How many children are victims of abuse or neglect? How many are served by the foster care system? What share of the population are children?
The federal government tracks several data points on child and social services, including child welfare data on maltreatment, foster care statistics, and population size.
USAFacts categorizes government budget data to allocate spending appropriately, and to arrive at the estimate presented here. Most government spending on child and social services occurs at the state and local levels rather than the federal.
Government revenue and expenditures are based on data from the Office of Management and Budget, the Census Bureau, and the Bureau of Economic Analysis. Each is published annually, although due to collection times, state and local government data are not as current as federal data. Thus, when combining federal, state, and local revenues and expenditures, the most recent year for a combined number may be delayed.
Level of government
Children's Bureau, Department of Health and Human Services
Administer child welfare programs at federal level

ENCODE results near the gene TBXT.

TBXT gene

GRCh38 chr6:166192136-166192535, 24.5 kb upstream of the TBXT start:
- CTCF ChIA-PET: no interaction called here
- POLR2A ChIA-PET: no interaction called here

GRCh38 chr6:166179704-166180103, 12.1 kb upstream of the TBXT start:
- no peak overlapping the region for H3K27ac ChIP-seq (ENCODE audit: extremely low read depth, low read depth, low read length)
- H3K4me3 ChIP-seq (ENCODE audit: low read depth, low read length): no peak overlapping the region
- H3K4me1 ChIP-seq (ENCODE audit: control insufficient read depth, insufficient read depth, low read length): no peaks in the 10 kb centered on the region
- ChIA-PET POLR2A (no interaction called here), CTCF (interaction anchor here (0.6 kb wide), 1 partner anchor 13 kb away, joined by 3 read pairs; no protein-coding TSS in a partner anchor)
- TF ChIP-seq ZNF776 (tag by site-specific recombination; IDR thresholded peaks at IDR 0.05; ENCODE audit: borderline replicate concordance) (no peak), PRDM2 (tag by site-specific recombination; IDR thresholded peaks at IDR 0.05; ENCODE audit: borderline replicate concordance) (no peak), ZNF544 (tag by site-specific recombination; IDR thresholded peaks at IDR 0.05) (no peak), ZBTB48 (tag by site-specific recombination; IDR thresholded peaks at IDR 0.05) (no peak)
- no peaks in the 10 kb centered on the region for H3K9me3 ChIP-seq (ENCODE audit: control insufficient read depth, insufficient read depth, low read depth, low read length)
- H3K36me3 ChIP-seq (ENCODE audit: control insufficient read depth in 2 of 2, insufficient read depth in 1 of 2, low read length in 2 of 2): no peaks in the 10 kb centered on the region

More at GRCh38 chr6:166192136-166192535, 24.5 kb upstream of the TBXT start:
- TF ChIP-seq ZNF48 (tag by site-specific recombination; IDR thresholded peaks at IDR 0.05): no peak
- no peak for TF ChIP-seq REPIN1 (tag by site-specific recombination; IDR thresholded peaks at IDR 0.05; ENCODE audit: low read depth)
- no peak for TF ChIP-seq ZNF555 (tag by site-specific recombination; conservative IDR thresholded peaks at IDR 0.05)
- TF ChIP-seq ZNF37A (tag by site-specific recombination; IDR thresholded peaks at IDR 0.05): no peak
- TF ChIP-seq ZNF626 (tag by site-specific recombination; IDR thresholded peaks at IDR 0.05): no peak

State departments of human services, county-administered programs
Administer child welfare programs
Level of government
Data on child abuse or neglect — collectively known as child maltreatment — is compiled in a Department of Health and Human Services-run database. The child maltreatment database only includes reported cases of child abuse. More than two-thirds of cases are reported by professionals that often have a legal obligation to report suspected abuse, such as teachers, law enforcement officers, and social workers. However, not all incidents of abuse or neglect are reported, so the data likely underrepresents the number of victims.
Federal law regarding child abuse was largely established by the Child Abuse Prevention and Treatment Act (CAPTA). CAPTA provides funds for research and state-government based child protective services.
Foster care is a situation in which the government provides a temporary home for children who cannot live with their primary families. The Children's Bureau, part of the Department of Health and Human Services, is the primary agency responsible for federal policy on foster care.
The primary goal of child welfare agencies is to reunite children safely with their families, though some children are permanently placed with new families through adoption or age out of foster care.
The number of children in foster care is counted every year on September 30th, the end of the fiscal year. But children enter and exit the foster care system throughout the year. This means that the number of children who were in the foster care system at some point over the year is higher than this point-in-time measure.
Annual census data shows a decline across the country in the under-18 population. Changing demographics in the country may lead to a shift in government priorities that are geared more toward an aging population.